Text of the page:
“I have made good use of modern research and analytical methods in the social sciences —sociology, anthropology, psychology, communications — to evaluate the ‘human moments’ in the narratives,” said Matthews. “For example, when I examined the story of Judah and Tamar in Genesis 38, I looked for the social cues in the story: clothing, marriage status, power relationships, gender, speech patterns and the physical placement of the characters.”
Matthews applied these methods when writing and researching his most recent publication, the fourth edition of “The Cultural World of the Bible: An Illustrated Guide to Manners and Customs.” It is one of 17 books he has authored, and he has published numerous articles on the subject as well.
“When we say cultural world, what it basically says to people is that we’re going to talk about everyday life. What did they eat? What did they wear? How did they celebrate? What were their burial practices? What kind of weapons did they use?” he said. “All kinds of topics like that.”
There are several ways we can learn the answers to questions like these: written records, including the Biblical text and extrabiblical documents; physical remains such as tomb paintings and grave goods, garbage heaps, and the ruins of buildings, which are studied by archaeologists; and the study of both modern and ancient cultures via analogy.
“Reconstruction of the world of ancient Israel is like putting together a large puzzle,” said Matthews. “Some of what I included in the book came from my own travels in the Middle East, some from basic research and discussion with colleagues, and some from studying how other authors shaped their treatment of the subject.”
Matthews, who has been a Biblical scholar for more than 30 years, has also recently focused on the conversations that occur in these Biblical narratives and what they can tell us about the characters and their daily lives.
“There is a lot of conversational analysis in communications, sociology, anthropology and psychology,” said Matthews. “I got interested in seeing how the different disciplines analyzed conversation, but, of course, what I’m working with is text. I have narratives with embedded dialogue.”
“It allowed me to develop a richer understanding about the setting of the story, the human drama associated with a childless widow, the importance of clothing as a social marker and the role that place—physical location—holds in determining how humans interact.” (Matthews on studying the human moments in narratives.)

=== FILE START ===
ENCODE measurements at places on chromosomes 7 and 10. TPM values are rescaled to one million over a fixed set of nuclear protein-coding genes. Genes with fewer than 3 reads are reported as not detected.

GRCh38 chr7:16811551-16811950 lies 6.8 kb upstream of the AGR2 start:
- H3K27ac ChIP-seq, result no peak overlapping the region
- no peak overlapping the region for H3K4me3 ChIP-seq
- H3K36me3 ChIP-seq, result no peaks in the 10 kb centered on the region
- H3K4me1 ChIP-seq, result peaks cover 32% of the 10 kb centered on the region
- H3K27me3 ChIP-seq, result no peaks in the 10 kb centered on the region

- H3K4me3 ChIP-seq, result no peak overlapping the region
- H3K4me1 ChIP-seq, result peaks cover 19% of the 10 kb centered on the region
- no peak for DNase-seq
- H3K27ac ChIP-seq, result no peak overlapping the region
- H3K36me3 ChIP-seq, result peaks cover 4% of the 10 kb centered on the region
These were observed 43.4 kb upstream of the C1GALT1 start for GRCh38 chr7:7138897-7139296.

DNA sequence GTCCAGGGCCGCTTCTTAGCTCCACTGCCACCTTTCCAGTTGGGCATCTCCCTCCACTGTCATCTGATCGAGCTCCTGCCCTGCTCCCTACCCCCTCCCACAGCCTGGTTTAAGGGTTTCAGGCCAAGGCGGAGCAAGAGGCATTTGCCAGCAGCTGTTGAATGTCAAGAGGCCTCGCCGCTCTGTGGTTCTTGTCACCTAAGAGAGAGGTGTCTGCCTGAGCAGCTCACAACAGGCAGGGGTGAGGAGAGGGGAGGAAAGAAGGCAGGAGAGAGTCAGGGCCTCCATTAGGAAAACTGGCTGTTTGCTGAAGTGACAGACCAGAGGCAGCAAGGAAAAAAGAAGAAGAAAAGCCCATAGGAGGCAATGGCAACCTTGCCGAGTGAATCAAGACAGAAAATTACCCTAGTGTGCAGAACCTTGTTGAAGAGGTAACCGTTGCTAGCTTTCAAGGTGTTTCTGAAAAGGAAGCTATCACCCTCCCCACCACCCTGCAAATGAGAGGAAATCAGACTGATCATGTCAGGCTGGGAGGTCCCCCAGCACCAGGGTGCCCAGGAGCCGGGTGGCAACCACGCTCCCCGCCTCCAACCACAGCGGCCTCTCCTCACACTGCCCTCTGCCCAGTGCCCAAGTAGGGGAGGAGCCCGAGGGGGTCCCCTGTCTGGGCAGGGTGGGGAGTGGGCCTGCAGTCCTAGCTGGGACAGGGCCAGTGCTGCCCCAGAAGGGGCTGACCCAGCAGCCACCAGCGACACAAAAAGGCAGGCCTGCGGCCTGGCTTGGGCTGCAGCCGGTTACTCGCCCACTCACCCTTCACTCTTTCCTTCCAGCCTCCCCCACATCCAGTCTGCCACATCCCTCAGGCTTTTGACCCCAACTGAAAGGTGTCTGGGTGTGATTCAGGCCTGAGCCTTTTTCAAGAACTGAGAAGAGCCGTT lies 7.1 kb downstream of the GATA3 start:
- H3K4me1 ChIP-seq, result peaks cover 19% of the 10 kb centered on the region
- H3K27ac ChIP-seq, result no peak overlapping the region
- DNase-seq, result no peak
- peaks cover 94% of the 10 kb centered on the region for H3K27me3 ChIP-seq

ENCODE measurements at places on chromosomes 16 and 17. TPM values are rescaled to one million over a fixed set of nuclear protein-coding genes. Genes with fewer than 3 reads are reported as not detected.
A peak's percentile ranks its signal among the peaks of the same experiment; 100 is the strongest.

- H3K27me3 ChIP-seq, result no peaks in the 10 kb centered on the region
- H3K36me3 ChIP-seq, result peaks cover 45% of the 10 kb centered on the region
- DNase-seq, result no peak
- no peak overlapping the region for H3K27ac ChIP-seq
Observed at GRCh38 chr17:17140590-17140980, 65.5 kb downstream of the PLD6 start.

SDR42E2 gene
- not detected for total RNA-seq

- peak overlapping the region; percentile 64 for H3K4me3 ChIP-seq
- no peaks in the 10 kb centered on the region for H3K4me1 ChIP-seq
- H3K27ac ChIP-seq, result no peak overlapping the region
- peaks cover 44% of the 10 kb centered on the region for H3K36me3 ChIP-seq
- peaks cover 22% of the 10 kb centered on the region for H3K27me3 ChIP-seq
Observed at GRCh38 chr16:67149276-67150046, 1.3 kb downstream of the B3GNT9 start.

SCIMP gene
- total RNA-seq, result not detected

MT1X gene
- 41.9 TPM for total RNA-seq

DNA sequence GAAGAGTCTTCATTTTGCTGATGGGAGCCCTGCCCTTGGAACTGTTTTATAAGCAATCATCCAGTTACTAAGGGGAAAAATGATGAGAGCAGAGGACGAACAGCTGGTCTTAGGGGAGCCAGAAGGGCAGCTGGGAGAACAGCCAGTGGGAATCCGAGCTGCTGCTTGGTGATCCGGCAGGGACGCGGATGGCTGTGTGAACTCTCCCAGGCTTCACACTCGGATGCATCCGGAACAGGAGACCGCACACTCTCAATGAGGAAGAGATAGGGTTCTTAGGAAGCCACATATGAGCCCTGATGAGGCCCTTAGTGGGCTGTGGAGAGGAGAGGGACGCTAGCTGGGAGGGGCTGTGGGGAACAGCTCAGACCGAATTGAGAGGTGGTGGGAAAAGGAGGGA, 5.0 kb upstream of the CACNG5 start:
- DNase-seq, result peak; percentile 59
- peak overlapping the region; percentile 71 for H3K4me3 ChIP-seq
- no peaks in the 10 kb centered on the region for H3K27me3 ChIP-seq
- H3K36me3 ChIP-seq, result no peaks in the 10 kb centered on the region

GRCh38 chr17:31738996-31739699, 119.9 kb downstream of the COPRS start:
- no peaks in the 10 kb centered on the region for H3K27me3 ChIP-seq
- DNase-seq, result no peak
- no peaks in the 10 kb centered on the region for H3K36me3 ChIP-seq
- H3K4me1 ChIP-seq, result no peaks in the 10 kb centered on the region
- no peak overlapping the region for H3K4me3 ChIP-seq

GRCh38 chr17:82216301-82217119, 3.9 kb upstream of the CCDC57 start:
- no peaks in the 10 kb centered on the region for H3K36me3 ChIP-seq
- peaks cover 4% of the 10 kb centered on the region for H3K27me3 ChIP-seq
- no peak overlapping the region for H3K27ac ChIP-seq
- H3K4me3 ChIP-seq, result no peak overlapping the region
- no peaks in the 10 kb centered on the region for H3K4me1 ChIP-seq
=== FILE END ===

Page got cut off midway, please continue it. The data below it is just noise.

Matthews studied the way these disciplines researched conversations, which mostly consisted of analyzing live conversations. He applied many of the techniques and concepts they used to the narratives he was studying and was able to discover previously unknown contexts. His book, “More Than Meets the Ear: Discovering the Hidden Contexts of Old Testament Conversations,” was published in 2008 and led to a journal article in 2014, “Choreographing Embedded Dialogue in Biblical Narratives.”
Matthews graduated from Missouri State in 1972 with a bachelor of arts degree in history, and received his masters and doctorate in Near Eastern and Judaic studies from Brandeis University in 1973 and 1977 respectively. He has spent most of his career focused on the historical aspects of religious studies, and looks forward to continuing his studies on ancient Biblical culture and writing about what daily life was like thousands of years ago.
Silver, known for antibacterial and anti-odor properties, may be in everything from athletic wear to cutting boards. Zinc oxide, which prevents sun damage, has been used in sunscreen and woven into fabric for clothing. Carpet may be treated with nanoscale materials that prevents it from absorbing spills. Carbon-based nanomaterials are found in cell phones and televisions.
One thing is sure: The trend of nanotechnology means we are all more likely to buy goods with these tiny particles, and, later, dispose of these products.
What’s less certain is the affect of these nanomaterials on the environment as these goods decompose in landfills.
“I wanted to do research with undergraduate students, not just students studying for a PhD. Here are Missouri State, some of my best research has been done by undergraduates.” — Dr. Adam Wanekaya
Dr. Adam Wanekaya, associate professor of chemistry, has researched nanomaterials since his days as a doctoral student in the early 2000s.